YONAKA’s Theresa Jarvis: “Locking Everything Up Inside Is Suffocating”
Mental Health Awareness week – it’s obviously not just a week as it is always present in so many of us.
I think it’s amazing how much people are talking about mental health now, because as selfish as it sounds, it brought me comfort to know someone else other than myself was going through this. This, being a horrible thing called anxiety with spells of depression, which I couldn’t recognise for what it was at the time. I thought there was something seriously wrong with me. My hands would go numb, I couldn’t move them, I would get very jittery and have panic attacks.
At its worst, it’s like you step into this different world where nothing feels the same anymore. I had to work a new routine into my life to try to, not so much get around my problem, but live with it and keep it at bay.
I remember walking into a shop about two years ago and becoming overwhelmed with fear. I felt like I was in fast-forward mode. I was shaking internally, my hands went numb, and I was terrified to the point that I left the shop and ran home. I went to bed thinking that I would be able to sleep it off, but by the time I woke up, I didn’t feel much different.
That was the change for me.
I pretty much lost all of my independence. I couldn’t be alone, the thought terrified me. I wouldn’t even go to the shop alone. It then affected my sleep as well. At this point the days were hard enough, but now the anxiety was affecting my sleep. All of this meant that I became a bit of a mess.
I started reading Reasons To Stay Alive by Matt Haig and I couldn’t believe they weren’t my words on the page. It sounded like what I was going through, and I felt relieved I wasn’t the only one. I found it hard to describe how I was feeling to people who didn’t feel like I did, so I would try to get through it alone. But I couldn’t. I got counselling, and it turns out speaking to someone who doesn’t know you is really good. You can say anything – things that have played on your mind or pissed you off, in complete confidence. I took other measures, too. I reduced my drinking, and I started exercising, which I found to be the best medicine ever. I tried yoga and meditation, but that didn’t work for me. I needed higher intensity exercise to get rid of the huge amount of adrenaline I had running around my body all of the time, and I found doing this helped balance me more throughout the day.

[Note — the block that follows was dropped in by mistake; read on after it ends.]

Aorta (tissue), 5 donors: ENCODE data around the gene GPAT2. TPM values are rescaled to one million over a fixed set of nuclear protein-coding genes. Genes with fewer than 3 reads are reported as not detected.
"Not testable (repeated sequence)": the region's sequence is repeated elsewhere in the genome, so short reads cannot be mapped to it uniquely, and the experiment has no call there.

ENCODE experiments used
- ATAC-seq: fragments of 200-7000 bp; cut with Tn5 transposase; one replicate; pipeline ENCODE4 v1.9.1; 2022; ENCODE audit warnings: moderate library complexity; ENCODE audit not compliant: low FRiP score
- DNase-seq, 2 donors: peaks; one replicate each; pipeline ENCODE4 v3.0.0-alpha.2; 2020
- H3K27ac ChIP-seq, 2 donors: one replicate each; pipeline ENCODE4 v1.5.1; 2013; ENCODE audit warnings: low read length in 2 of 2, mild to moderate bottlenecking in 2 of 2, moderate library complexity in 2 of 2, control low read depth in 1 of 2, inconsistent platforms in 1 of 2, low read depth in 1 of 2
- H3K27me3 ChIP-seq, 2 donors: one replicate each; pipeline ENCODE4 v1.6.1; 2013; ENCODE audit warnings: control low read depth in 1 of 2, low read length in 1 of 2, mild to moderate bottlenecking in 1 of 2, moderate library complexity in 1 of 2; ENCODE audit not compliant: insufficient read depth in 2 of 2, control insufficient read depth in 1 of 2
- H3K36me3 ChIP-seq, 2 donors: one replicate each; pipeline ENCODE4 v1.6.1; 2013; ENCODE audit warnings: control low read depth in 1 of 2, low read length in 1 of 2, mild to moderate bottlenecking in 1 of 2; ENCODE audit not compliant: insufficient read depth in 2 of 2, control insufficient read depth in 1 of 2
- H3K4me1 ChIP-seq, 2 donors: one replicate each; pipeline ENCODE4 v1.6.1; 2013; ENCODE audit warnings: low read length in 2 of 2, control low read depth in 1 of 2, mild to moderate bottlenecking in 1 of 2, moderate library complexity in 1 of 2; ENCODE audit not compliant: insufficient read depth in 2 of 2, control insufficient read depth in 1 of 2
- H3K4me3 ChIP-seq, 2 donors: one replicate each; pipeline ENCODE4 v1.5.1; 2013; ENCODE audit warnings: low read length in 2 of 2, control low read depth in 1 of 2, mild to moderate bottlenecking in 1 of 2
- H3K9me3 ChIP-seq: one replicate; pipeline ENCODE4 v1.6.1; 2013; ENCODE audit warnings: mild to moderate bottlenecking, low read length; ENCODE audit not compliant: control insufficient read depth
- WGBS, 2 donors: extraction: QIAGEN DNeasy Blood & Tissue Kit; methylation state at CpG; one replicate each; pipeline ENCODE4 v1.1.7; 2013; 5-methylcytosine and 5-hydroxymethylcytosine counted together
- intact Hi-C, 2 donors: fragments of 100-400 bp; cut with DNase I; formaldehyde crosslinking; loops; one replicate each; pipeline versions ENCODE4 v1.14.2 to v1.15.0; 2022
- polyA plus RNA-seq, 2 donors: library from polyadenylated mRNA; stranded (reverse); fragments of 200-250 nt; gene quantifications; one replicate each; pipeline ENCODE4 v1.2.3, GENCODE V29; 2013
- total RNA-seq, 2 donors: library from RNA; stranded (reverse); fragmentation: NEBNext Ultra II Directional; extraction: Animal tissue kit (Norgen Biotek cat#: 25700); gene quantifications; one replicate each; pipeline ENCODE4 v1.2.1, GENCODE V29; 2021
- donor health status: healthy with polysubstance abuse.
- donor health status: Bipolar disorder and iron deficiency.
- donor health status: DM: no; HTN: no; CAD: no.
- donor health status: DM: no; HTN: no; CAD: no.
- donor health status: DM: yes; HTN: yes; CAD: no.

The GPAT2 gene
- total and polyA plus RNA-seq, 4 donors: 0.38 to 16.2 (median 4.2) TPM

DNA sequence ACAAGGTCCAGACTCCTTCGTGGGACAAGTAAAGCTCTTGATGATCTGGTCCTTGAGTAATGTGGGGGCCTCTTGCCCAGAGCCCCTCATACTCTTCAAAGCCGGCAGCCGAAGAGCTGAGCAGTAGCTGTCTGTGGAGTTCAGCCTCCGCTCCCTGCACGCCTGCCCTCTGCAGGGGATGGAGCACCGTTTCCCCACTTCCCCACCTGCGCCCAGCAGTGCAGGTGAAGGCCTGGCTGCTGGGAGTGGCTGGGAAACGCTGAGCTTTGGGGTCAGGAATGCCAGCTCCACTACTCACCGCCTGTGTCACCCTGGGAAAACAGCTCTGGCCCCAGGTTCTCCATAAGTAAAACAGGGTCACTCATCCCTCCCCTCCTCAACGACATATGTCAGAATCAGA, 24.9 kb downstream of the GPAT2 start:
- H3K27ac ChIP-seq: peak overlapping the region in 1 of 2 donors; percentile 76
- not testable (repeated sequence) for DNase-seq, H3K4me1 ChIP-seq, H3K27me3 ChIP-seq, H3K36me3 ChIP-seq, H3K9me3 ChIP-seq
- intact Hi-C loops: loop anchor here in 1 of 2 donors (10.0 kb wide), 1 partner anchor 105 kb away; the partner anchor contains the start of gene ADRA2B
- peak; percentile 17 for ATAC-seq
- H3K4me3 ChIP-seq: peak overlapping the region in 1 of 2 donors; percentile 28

I started eating better, I wouldn’t look at my phone for the first and last hour of a day (I heard this on Jim Kwik’s podcast and it makes such a difference). I was the one determining my mood, not someone on social media or a contact in my phone – it was up to me. All this stuff helped me. A lot. I also began to write… and write. When I had a long day with no sleep and all I wanted to do was to sit in a corner and cry, writing brought me some relief. This isn’t to say I didn’t get anxious or sad, or have panic attacks anymore, because I did, but far less than before. I found myself again – I just had to make some changes.
I have so many people around me, family and friends, that suffer with anxiety and depression and it’s hard. It’s really hard. But time is a healer, and making small changes can make a big difference. Having someone to talk to is very important, locking everything up inside is suffocating. So, to anyone who has been through, or is going through something similar, reach out to someone for help. Please.
YONAKA’s debut album Don’t Wait ‘Til Tomorrow is available on May 31 through Asylum. The band tour the UK this summer and play All Points East Festival.
Read this next:
- Black Stone Cherry’s Chris Robertson opens up about mental health
- Rou Reynolds talks about his anxiety issues
- Caleb Shomo – we must keep talking about suicide
Brighton four-piece YONAKA take on Taylor Swift’s recent single You Need To Calm Down as part of the Spotify Singles series.
According to a recent study, you shouldn’t get behind the wheel while listening to Green Day’s American Idiot.